First, let’s look at the city of Corinth. A major city in Achaia(southern Greece), it was the home to a mixture of Romans, Greeks, and Jews. It is largely believed that the Corinthian church was founded by the Apostle Paul, and it is here where he met Priscilla and Aquila, whom would later be his travel companions. Scholars argue that Paul wrote a total of 4 letters to the church in Corinth, two being lost to time. It is believed that 1&2 Corinthians are letters 2&4. As the gospels spread from the Jews to the Gentiles, there was an increasing amount of friction within the church. Many people tried to hold onto their pagan roots and social customs that were a part of their culture. This proved problematic for those following Christ. Arguably, Vailing and modesty were inseparable from women of the Abrahamic faiths of the time. This wasn’t something they did, it was just something that was done. There was no room, or need, for argument. The Greco-Roman world was a bit more… open. When you think of the people, art, culture, etc. of the Greeks and Romans, modesty isn’t the first thing that comes to mind.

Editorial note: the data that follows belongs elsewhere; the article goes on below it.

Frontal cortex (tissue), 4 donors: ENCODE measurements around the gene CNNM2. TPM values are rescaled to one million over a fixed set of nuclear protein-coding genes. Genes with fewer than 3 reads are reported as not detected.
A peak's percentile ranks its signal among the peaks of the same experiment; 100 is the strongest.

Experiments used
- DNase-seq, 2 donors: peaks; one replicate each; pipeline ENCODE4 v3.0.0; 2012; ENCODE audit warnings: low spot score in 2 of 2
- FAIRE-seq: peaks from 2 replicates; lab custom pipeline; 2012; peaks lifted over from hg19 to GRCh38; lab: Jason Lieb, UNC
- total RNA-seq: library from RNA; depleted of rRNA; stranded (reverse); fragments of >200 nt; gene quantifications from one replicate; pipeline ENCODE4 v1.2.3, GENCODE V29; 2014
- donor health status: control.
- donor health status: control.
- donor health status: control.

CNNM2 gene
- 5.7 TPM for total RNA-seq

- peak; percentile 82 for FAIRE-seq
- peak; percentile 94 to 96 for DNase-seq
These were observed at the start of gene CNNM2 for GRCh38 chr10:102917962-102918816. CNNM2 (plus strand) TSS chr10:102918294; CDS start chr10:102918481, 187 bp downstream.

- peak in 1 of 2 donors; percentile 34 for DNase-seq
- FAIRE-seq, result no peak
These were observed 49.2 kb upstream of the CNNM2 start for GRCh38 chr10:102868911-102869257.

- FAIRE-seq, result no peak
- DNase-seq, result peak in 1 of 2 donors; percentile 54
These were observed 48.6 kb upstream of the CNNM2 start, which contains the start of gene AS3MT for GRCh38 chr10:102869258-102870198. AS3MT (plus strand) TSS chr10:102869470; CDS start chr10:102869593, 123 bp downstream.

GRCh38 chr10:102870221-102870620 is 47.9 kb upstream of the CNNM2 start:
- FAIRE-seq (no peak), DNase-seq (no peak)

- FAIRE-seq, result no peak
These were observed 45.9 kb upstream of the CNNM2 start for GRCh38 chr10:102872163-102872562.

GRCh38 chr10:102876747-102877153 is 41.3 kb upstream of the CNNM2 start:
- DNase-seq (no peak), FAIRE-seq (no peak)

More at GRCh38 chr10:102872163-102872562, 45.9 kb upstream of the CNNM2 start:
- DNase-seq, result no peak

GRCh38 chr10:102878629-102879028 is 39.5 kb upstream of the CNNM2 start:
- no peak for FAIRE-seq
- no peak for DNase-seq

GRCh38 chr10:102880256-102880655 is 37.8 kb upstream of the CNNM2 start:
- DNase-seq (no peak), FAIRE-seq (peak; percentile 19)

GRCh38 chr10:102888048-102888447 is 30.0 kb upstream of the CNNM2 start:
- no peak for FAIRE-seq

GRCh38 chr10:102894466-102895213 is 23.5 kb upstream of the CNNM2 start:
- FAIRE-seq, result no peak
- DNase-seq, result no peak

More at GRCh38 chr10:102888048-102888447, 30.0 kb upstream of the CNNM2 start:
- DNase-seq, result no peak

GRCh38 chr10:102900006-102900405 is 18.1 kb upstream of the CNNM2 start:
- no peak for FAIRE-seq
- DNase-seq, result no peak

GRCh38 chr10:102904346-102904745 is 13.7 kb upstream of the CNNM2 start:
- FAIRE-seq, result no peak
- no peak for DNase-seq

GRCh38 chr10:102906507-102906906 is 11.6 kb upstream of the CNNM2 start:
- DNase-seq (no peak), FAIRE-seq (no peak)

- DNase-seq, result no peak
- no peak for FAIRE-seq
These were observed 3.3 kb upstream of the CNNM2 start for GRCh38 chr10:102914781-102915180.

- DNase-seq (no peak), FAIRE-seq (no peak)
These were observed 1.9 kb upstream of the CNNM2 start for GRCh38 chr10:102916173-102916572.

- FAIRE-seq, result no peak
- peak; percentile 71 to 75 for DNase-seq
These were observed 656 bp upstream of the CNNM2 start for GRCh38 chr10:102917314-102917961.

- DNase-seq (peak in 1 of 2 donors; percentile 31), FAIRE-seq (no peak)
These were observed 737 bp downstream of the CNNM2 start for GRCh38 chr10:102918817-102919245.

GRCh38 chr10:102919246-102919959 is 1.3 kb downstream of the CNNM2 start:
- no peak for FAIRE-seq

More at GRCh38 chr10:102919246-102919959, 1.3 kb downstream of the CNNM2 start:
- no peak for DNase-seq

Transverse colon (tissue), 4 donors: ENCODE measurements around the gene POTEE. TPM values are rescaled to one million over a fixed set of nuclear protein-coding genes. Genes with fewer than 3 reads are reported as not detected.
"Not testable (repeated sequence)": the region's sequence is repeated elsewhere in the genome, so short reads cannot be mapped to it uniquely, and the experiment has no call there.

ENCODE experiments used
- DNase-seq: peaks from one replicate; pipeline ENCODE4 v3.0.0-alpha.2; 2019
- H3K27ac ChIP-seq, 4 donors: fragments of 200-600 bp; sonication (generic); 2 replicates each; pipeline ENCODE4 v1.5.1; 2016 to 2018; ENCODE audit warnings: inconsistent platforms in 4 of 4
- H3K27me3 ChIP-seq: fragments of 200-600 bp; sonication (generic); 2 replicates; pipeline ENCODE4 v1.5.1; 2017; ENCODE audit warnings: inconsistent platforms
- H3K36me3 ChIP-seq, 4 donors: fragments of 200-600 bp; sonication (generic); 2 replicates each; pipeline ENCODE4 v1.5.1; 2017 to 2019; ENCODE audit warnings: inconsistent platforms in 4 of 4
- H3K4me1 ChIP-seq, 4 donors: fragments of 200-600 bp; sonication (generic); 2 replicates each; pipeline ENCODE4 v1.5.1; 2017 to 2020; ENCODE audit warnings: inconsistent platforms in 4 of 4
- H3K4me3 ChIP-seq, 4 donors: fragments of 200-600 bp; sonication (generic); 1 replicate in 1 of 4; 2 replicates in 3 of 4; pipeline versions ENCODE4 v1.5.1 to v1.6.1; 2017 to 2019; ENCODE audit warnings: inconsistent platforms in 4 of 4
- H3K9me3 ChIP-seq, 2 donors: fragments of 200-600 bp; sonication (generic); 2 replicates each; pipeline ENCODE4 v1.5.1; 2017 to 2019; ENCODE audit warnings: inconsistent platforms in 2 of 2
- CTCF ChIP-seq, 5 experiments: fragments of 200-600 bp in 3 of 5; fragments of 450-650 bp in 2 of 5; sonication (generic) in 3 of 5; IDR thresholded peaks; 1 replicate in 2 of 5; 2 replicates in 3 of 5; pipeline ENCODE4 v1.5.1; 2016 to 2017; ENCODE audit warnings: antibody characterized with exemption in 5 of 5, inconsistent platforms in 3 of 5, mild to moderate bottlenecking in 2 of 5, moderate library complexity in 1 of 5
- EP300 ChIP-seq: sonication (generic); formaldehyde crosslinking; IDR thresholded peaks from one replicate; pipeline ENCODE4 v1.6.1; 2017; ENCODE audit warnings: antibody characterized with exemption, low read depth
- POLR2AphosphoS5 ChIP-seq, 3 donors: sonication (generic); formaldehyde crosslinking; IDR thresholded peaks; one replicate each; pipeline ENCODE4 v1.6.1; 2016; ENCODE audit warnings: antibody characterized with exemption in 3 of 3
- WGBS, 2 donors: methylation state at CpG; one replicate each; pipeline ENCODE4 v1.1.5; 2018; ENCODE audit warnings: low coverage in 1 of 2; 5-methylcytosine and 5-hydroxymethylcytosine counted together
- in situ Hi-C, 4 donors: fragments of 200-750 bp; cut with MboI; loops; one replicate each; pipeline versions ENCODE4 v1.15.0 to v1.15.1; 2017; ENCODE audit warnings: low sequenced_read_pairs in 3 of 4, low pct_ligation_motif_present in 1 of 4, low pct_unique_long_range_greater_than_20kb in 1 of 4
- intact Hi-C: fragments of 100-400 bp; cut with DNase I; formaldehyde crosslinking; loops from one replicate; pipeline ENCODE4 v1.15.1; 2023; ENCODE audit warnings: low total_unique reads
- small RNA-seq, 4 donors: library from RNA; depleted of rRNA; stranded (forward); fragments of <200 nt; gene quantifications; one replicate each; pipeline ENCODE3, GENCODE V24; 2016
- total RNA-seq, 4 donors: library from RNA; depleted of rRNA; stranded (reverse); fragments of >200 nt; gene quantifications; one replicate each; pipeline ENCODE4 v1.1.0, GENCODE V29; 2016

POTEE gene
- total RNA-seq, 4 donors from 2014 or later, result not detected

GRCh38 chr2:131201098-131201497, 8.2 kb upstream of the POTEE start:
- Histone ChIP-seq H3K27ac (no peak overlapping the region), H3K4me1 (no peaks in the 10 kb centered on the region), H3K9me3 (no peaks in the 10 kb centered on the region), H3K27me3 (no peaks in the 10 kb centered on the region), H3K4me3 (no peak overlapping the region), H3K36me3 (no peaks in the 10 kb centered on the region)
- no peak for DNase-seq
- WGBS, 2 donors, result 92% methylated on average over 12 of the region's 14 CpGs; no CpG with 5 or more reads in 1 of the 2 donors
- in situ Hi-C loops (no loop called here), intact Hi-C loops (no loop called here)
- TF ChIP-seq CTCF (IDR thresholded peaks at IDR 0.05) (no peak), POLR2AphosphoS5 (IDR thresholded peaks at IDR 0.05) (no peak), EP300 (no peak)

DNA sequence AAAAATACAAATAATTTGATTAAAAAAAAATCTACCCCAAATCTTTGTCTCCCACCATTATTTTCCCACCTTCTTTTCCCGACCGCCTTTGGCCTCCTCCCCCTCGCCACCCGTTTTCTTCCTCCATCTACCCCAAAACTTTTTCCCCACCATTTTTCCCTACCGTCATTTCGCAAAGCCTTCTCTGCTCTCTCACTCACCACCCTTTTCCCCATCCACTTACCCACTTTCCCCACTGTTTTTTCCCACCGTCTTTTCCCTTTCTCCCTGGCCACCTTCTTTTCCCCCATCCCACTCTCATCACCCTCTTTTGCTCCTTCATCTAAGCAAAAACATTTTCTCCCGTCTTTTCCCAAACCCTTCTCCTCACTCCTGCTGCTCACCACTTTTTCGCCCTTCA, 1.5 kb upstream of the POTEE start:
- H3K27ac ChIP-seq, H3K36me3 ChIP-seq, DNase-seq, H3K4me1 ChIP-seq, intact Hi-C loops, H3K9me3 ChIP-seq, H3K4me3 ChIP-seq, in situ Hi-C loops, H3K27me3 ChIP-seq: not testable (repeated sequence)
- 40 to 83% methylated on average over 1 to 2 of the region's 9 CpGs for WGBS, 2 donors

Aside from the known culture of the Greeks and Romans, there are also some points that are up for debate. It’s been argued that Corinthian prostitutes of the the time would shave the head to attract customers. It’s hard to find reliable information to state that as fact. There are also some who argue that women caught in adultery had their heads shaved. This is also hard to state as fact.